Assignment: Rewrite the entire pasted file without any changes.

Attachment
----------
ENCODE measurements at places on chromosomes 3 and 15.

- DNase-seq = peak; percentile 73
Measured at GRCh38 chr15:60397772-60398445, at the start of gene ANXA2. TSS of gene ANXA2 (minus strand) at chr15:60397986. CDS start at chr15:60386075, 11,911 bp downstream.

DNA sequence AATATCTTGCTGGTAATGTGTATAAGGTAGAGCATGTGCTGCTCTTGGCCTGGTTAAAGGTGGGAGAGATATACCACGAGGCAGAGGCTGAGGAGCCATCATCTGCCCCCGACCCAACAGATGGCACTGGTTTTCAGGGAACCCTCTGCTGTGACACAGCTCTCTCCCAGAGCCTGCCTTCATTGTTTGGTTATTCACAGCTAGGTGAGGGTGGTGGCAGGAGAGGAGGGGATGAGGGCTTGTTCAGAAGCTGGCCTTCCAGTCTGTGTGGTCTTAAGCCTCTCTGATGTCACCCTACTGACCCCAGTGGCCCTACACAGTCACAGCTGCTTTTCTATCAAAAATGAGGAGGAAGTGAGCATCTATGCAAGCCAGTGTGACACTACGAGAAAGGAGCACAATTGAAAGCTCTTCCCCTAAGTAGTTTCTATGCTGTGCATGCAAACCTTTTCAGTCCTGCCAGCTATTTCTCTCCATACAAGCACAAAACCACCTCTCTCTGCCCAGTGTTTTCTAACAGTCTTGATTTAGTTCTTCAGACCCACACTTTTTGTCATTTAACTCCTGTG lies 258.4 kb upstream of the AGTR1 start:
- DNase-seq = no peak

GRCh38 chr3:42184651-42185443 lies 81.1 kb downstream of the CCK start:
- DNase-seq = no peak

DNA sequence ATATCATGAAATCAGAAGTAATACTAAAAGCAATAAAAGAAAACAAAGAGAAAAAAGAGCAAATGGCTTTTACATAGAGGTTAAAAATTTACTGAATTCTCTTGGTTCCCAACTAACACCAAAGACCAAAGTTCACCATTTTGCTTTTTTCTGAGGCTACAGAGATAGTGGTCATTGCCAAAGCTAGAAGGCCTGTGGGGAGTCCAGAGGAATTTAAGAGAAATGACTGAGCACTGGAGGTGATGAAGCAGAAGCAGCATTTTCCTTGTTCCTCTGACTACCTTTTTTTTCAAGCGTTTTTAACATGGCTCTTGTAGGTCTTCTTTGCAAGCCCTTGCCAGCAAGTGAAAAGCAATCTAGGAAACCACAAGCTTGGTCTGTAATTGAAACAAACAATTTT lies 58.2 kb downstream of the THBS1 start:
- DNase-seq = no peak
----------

ENCODE measurements at places on chromosomes 3 and 15.

- DNase-seq = peak; percentile 73
Measured at GRCh38 chr15:60397772-60398445, at the start of gene ANXA2. TSS of gene ANXA2 (minus strand) at chr15:60397986. CDS start at chr15:60386075, 11,911 bp downstream.

DNA sequence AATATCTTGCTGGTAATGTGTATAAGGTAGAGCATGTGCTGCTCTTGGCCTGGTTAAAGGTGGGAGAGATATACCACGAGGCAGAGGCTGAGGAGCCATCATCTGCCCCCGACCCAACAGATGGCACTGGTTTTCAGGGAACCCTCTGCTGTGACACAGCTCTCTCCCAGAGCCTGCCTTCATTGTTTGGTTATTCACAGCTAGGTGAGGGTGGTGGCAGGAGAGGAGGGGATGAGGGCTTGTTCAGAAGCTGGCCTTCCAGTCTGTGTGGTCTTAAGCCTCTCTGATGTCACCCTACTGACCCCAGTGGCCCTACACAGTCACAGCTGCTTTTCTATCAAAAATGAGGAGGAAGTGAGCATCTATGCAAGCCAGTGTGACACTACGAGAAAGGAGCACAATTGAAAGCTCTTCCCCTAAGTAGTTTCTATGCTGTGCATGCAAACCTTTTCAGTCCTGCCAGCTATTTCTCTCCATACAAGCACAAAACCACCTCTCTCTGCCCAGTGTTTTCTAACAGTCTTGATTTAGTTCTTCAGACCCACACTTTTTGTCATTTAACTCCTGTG lies 258.4 kb upstream of the AGTR1 start:
- DNase-seq = no peak

GRCh38 chr3:42184651-42185443 lies 81.1 kb downstream of the CCK start:
- DNase-seq = no peak

DNA sequence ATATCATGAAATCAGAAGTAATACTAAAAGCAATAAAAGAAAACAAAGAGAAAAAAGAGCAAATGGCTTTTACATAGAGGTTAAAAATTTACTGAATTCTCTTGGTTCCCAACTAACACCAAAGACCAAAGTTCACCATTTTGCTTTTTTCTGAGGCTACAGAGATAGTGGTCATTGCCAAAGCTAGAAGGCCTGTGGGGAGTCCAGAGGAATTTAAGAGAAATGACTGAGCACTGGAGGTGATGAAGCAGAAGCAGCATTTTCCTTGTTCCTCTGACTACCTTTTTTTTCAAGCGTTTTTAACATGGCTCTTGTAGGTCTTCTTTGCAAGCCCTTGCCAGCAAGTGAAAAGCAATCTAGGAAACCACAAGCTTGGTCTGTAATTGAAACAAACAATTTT lies 58.2 kb downstream of the THBS1 start:
- DNase-seq = no peak